Graphic Novels That Heal: Artist Jaime Cortez Creates Visual Narratives about AIDS, Gun Violence and Immigration

By Hernandez, Christina | Colorlines Magazine, January-February 2009 | Go to article overview
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Graphic Novels That Heal: Artist Jaime Cortez Creates Visual Narratives about AIDS, Gun Violence and Immigration


Hernandez, Christina, Colorlines Magazine


ON A SUMMER DAY in the mid-1970s, a young Jaime Cortez was working in the garlic fields of Gilroy, California, with his mother, father and older sister. An Immigration and Naturalization Service van roared onto the site, and suddenly workers were scrambling for cover. The Cortez family was not undocumented, but that didn't matter to Jaime Cortez, the child of Mexican immigrants who felt--and continues to feel--like an outsider.

[ILLUSTRATION OMITTED]

"I wanted to run," Cortez recalled. "I felt like we should be running."

That anecdote, along with others that defined Cortez's childhood, is part of his semi-autobiographical anthology of short stories, The Jesus Donut (Suspect Thoughts Press) tentatively set for publication this year. The collection uses humor to tell the childhood tales of a gay, Latino man who never quite found his identity, and it will be the latest in a string of creative works that Cortez has developed as a writer, editor, visual artist and performer in which he uses his own feelings of alienation to connect others on the fringes. "I see that as my tribe in a lot of ways," he said. "I'm always a little on the outside, which is great place from which to observe."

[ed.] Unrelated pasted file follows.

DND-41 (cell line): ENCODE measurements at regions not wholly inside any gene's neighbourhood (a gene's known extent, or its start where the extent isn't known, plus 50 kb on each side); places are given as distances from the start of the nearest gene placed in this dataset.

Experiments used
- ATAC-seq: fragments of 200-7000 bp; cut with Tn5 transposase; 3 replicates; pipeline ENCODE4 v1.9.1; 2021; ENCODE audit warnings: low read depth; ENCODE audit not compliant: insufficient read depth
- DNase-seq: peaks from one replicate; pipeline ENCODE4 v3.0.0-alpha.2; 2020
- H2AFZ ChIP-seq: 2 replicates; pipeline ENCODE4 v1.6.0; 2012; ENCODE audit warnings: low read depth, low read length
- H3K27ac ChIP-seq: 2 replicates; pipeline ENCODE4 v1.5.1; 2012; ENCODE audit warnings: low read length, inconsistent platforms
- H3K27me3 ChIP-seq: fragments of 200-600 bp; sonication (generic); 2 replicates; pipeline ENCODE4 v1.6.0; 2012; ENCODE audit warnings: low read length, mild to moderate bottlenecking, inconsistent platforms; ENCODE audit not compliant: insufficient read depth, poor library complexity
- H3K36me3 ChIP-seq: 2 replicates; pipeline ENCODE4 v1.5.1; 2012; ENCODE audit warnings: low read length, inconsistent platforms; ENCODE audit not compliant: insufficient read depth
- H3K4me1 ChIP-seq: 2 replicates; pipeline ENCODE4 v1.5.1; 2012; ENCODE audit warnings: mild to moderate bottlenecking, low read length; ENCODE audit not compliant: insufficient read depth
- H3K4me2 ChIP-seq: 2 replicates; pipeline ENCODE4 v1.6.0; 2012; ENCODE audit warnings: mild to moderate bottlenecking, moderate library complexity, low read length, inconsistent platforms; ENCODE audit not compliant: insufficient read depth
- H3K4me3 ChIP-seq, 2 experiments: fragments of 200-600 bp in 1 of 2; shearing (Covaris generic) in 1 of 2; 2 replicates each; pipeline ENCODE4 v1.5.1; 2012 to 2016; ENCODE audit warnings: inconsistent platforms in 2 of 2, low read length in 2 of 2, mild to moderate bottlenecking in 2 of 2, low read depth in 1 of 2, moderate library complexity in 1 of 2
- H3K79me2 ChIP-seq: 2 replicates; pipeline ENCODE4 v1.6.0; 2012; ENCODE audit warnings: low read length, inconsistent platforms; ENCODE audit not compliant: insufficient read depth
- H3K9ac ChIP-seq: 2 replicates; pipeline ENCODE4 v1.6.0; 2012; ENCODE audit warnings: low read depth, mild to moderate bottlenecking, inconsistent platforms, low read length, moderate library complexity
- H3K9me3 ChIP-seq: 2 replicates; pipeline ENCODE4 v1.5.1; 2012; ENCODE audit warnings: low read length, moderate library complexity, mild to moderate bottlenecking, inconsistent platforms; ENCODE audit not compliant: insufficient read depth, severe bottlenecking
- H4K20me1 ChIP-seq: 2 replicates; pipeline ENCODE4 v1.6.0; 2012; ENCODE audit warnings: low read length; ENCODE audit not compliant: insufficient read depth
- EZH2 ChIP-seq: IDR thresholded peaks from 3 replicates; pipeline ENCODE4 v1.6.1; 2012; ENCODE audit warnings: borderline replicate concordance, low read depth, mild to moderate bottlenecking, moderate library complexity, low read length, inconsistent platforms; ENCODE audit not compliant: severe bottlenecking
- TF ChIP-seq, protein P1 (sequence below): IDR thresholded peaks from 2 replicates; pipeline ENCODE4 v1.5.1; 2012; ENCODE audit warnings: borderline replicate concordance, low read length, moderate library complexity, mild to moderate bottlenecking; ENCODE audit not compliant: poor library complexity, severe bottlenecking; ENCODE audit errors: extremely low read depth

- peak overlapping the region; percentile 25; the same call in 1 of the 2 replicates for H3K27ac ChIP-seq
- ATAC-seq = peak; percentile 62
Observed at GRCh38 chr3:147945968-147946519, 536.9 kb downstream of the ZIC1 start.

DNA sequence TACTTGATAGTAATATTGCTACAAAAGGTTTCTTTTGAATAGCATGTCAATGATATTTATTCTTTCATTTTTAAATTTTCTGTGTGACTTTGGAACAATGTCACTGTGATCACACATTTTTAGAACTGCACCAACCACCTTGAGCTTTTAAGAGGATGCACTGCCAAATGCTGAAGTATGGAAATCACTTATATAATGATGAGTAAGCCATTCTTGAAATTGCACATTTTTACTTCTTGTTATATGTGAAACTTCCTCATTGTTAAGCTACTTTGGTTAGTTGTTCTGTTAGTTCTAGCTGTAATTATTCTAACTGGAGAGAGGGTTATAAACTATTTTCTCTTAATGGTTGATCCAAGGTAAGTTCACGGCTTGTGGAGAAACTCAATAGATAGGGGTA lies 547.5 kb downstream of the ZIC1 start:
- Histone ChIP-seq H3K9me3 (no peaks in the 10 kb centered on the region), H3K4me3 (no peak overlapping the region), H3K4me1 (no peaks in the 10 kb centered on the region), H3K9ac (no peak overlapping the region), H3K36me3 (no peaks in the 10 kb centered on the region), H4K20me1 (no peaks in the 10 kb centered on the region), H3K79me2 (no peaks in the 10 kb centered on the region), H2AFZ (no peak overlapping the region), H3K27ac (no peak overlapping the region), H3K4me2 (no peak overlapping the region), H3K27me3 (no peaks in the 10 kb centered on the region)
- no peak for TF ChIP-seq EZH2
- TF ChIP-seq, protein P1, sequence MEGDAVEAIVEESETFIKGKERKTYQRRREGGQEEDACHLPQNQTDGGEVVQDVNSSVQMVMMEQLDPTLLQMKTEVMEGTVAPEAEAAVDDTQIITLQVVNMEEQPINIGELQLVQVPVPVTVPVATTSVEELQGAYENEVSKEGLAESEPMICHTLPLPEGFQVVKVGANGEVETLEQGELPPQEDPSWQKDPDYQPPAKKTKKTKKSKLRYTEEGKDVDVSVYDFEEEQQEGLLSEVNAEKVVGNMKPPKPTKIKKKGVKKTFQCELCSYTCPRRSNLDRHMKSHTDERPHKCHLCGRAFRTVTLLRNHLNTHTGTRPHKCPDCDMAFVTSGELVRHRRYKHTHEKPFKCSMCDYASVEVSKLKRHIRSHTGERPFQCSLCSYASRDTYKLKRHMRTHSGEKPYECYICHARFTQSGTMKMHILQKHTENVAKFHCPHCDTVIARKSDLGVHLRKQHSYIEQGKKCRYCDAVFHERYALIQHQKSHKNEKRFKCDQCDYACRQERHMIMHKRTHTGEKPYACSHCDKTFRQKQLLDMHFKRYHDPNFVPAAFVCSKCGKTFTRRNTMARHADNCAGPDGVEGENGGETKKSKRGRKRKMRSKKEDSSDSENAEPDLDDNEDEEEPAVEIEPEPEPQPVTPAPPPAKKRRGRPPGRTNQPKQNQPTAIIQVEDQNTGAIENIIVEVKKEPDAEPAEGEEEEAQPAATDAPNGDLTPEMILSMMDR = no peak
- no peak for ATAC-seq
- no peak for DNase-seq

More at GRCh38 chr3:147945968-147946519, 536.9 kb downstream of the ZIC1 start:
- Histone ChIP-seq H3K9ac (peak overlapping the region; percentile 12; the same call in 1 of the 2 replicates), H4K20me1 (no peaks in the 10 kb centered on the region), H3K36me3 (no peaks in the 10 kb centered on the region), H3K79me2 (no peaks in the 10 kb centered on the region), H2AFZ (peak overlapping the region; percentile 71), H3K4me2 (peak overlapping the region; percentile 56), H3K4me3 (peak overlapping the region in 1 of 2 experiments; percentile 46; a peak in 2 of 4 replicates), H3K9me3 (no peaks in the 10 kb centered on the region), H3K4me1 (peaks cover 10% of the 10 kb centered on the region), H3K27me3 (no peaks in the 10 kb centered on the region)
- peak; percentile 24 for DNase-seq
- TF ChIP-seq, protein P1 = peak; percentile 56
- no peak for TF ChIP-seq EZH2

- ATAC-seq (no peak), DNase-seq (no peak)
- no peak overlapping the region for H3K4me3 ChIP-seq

Cortez, 43, is perhaps best known nationally for his HIV/AIDS prevention work, which includes short stories and the graphic novel Sexile. The story of a transgender Cuban immigrant navigating a new culture, Sexile has become what one advocate calls "cutting edge" in the field of HIV/AIDS prevention literature. Cortez, whose art has been part of exhibitions in New York and California, was also a member of Latin Hustle, a comedy group that in the late 1990s performed skits about rejection and objectification of queer Latinos. He recently received a grant from the San Francisco Foundation to research and develop an anti-violence graphic novel aimed at middle school-aged youth.

Through a combination of humor, sensuality and realism, Cortez hopes to demystify his complex and, at times, fear-some subjects. "Taking action doesn't just empower you. I also think it gives you a sense of peace," he said. "You can ... make the problem feel less monolithic and less overwhelming."

Raised in California's San Juan Bautista, an agricultural town 30 miles south of San Jose, Cortez spent his early life attending school and working as a summer farm laborer in the United States, while frequently visiting Mexico with his immigrant parents. Cortez struggled with "the dislocation of shifting back and forth .... You're made acutely aware that you don't belong in either place, even though you belong in both."

[ILLUSTRATION OMITTED]

As an 8-year-old, Cortez lifted money from his mother's pocketbook to buy his first sketchpad, which he filled with comic book-like images and mimics of telephone book advertisements for women's beauty salons. His work later graduated to a form of self-expression recently realized in a series of five large-format, photo-realistic drawings of ordinary men who, in the privacy of their own homes--and imaginations--are transformed into superheroes.

After receiving a bachelor's degree in communications from the University of Pennsylvania in 1987, Cortez traveled to Japan, where he taught English for two years.

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